We’ve lived so long under the spell of hierarchy—from god-kings to feudal lords to party bosses—that only recently have we awakened to see not only that “regular” citizens have the capacity for self-governance, but that without their engagement our huge global crises cannot be addressed. The changes needed for human society simply to survive, let alone thrive, are so profound that the only way we will move toward them is if we ourselves, regular citizens, feel meaningful ownership of solutions through direct engagement. Our problems are too big, interrelated, and pervasive to yield to directives from on high.
—Frances Moore Lappé, excerpt from Time for Progressives to Grow Up

Wednesday, January 11, 2012

Theory and Practice in the "Occupy Movement"

Click here to access article by Shamus Cooke from Global Research. 
 ...true leaders can only emerge in the context of real democracy; both need the other.

There is no blueprint for movement building, but general principles can be erected based on the revolutionary experiences of the past. The key strategies of Occupy should be based on those ideas that unify and promote collective action against the 1%.

Ultimately Occupy needs to organize for power; we need a greater power to displace the current power of the 1%. This doesn't mean that we must adopt the same forms of power utilized by the state, but that new ones must be created, while using EVERY opportunity within the existing structure to organize, educate, and mobilize working people.
The writer seems to be missing the creative work that the Occupy Movement has accomplished in organizing a new type of democratic structure. I am referring to the invention of the Spokes Council and the recent advocacy of affinity groups as a dynamic nucleus for the Movement.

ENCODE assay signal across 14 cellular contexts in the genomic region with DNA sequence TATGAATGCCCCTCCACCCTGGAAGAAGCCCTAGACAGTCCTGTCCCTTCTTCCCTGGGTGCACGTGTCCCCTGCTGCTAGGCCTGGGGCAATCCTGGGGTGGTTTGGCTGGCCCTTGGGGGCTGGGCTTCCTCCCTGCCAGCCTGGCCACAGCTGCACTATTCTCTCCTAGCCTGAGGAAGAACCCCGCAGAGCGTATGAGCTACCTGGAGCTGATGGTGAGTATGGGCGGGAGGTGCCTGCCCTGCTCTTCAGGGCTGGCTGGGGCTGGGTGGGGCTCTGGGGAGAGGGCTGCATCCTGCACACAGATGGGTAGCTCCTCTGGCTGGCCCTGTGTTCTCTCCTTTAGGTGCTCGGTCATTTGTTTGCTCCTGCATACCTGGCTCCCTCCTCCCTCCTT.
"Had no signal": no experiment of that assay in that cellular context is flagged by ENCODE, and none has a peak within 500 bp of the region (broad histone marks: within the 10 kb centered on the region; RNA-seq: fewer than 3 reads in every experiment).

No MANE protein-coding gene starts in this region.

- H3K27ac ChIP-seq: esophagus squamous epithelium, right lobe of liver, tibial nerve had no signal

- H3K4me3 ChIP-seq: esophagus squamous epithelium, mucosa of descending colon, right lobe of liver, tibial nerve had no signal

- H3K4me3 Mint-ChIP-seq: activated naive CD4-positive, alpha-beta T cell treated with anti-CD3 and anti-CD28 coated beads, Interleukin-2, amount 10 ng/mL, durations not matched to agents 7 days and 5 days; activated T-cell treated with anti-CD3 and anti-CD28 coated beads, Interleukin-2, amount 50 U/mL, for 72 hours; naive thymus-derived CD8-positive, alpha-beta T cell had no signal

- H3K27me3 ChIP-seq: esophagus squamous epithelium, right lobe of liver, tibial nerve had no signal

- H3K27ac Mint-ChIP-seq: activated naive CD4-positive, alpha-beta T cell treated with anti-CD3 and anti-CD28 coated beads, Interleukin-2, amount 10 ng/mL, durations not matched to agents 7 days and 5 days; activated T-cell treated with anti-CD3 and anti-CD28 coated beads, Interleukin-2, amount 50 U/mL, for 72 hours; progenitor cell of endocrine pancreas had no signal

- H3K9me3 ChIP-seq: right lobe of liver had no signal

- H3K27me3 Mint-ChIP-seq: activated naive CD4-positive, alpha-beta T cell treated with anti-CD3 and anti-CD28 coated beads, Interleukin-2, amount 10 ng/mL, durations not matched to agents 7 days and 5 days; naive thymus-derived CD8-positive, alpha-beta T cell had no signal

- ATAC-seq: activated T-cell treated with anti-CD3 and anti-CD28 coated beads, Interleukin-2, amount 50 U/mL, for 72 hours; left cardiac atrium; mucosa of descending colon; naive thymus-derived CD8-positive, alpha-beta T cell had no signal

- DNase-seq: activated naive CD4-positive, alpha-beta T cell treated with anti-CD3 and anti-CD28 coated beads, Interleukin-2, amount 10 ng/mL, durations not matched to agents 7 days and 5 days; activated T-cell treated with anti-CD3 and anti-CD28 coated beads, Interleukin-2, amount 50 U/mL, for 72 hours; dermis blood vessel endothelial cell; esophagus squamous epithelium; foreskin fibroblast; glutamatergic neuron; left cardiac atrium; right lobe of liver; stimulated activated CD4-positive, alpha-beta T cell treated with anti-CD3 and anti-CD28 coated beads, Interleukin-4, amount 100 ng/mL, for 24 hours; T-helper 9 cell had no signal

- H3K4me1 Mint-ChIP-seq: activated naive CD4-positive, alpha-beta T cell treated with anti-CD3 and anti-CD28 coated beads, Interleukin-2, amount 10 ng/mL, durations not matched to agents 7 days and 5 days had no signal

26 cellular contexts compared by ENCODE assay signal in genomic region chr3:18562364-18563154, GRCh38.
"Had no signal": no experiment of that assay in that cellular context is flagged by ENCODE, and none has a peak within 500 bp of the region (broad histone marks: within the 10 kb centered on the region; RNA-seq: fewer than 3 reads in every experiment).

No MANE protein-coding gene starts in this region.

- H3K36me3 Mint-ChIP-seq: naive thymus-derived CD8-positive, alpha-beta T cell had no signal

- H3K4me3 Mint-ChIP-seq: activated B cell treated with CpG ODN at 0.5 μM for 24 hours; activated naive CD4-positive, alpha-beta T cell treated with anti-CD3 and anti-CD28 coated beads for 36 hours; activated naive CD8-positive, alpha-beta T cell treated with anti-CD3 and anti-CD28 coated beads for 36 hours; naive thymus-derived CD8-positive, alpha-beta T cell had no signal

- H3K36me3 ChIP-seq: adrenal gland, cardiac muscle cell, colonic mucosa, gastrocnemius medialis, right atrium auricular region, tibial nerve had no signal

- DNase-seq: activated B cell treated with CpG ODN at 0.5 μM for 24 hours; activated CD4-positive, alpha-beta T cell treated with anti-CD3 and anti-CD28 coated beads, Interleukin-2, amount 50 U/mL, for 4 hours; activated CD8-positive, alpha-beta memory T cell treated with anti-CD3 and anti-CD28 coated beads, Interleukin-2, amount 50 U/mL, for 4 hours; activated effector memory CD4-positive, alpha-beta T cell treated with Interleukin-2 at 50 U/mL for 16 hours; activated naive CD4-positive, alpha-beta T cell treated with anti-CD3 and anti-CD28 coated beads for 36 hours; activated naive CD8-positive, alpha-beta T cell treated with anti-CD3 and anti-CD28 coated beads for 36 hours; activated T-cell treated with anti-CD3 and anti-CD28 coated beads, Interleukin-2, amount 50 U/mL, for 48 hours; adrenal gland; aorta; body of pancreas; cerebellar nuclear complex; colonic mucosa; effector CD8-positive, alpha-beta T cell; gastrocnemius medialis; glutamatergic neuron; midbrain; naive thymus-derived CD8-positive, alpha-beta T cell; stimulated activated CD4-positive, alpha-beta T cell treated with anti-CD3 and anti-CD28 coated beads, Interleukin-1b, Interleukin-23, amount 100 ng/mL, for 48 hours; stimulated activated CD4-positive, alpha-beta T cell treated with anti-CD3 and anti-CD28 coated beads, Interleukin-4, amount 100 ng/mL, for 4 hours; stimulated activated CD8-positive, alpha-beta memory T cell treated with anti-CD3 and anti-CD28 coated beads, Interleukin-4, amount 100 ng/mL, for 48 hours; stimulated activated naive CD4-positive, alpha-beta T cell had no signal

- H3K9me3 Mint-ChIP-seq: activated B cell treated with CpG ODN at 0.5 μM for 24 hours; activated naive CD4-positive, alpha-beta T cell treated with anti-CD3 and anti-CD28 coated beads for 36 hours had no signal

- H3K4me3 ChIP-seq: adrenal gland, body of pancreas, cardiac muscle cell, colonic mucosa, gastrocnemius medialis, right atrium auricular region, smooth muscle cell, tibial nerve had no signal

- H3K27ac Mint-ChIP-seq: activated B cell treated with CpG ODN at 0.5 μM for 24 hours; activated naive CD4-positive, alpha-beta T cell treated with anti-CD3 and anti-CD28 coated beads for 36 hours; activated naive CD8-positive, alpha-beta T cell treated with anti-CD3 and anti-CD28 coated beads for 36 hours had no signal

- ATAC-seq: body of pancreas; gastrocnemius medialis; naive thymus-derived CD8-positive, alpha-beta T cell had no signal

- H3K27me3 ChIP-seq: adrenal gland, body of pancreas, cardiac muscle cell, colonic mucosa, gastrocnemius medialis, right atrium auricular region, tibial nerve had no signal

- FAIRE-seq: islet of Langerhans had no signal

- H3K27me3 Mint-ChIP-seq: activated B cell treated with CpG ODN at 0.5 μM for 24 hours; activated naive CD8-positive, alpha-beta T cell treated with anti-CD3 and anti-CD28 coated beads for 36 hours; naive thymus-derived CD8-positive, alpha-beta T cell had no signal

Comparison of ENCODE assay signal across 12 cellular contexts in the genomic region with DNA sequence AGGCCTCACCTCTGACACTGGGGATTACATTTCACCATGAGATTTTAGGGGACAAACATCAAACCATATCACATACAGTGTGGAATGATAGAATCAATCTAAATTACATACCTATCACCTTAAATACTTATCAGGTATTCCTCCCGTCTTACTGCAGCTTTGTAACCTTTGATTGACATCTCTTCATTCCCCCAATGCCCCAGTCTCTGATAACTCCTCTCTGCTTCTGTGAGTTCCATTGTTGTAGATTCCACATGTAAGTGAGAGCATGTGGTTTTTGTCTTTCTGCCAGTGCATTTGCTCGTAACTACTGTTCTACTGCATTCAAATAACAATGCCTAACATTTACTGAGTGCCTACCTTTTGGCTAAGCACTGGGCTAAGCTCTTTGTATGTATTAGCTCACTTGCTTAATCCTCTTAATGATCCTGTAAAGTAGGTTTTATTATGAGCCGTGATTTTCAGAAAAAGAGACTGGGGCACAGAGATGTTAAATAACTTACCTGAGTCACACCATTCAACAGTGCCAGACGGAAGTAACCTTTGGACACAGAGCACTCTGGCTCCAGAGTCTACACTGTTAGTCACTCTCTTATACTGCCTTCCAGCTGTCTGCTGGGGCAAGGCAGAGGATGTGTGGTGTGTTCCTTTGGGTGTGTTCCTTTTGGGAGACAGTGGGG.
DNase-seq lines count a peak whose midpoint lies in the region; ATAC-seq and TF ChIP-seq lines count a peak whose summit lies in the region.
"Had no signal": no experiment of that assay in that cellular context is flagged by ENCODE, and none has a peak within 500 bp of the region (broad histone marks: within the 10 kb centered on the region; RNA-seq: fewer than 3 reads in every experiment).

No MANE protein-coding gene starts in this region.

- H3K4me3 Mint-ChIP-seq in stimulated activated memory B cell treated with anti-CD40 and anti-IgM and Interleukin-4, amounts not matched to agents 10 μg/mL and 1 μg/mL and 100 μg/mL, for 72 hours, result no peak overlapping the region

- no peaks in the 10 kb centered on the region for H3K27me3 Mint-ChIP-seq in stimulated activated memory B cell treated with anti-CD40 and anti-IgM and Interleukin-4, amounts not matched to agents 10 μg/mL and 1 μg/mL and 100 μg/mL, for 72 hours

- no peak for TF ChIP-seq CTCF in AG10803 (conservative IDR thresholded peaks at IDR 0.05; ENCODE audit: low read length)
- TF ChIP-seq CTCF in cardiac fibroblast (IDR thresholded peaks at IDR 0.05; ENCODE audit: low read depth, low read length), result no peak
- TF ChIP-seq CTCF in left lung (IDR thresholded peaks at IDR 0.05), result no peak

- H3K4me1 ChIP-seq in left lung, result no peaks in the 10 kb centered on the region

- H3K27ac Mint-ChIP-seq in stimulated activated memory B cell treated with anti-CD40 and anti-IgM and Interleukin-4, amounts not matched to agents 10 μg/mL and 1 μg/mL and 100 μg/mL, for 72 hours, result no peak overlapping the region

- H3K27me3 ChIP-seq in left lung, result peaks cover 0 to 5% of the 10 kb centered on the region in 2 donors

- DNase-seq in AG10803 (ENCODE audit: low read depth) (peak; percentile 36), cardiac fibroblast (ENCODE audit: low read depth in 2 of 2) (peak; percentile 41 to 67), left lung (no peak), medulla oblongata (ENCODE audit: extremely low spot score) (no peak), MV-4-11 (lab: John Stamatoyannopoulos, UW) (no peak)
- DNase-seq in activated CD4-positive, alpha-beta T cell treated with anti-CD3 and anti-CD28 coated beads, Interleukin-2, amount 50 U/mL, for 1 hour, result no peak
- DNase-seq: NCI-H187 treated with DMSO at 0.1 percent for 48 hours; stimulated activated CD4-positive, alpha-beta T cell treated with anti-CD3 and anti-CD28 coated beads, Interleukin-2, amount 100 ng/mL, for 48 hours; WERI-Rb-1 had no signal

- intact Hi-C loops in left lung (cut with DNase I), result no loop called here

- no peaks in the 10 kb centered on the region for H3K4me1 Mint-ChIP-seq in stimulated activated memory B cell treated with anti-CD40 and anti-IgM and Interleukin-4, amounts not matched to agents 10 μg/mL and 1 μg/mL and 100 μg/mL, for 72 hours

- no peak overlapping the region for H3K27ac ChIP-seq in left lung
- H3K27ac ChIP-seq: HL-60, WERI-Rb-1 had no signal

Granted that the Occupiers already have "leaders" of a sort such as Chomsky, for example. However, they represent a very different type of leader than the traditional type. Thus, I don't think that using the same word to label both of them is useful. The difference is very significant. The label that traditional usage refers to is someone who others tend to defer to in the sense of following uncritically, someone who is ultimately empowered with authority and privileges. This inevitably evolves into a vanguard which, in turn, evolves into a ruling class which, I think is clear, is the downfall of all revolutionary movements. 

Traditional organizations are based on a false self-serving premise: that only a few people are endowed with exceptional leadership abilities. The latter are these gifted people. They are the winners, the rest of us are losers. They have a moral right to more power and privileges than we do. With more power and privileges their families are strengthened because their children receive all the benefits. The latter are given better opportunities in education, in appointments to offices and vocational positions, and more monetary rewards. They become divorced from the rest of society. This leads to exploitation. They constitute a ruling class. Their power and privileges insulate them from the consequences of their policies.  And, they engage in power struggles with other elites which often leads to wars. This is where we are today.

Hence the necessity to develop another way to elicit the best talents of the people for the benefit of all the people. The Occupiers intuitively know this and are attempting to meet that challenge.

What the Occupiers are beginning to recognize is that people have a variety of strengths, and all are needed to sustain the movement against the juggernaut of voracious capitalism. Individual strengths must be promoted by giving people opportunities, responsibilities, education, and critical feedback as to how well their particular talents are serving their peers. But, they must never be given uncritical deference. Any authority and responsibility can only be given them by the communities they serve, and can always be removed by these constituents. Chomsky is only a leader in the sense that some of his ideas have been accepted by others. He, and all participants, must always be inextricably connected to rest of society and be subject to their acceptance.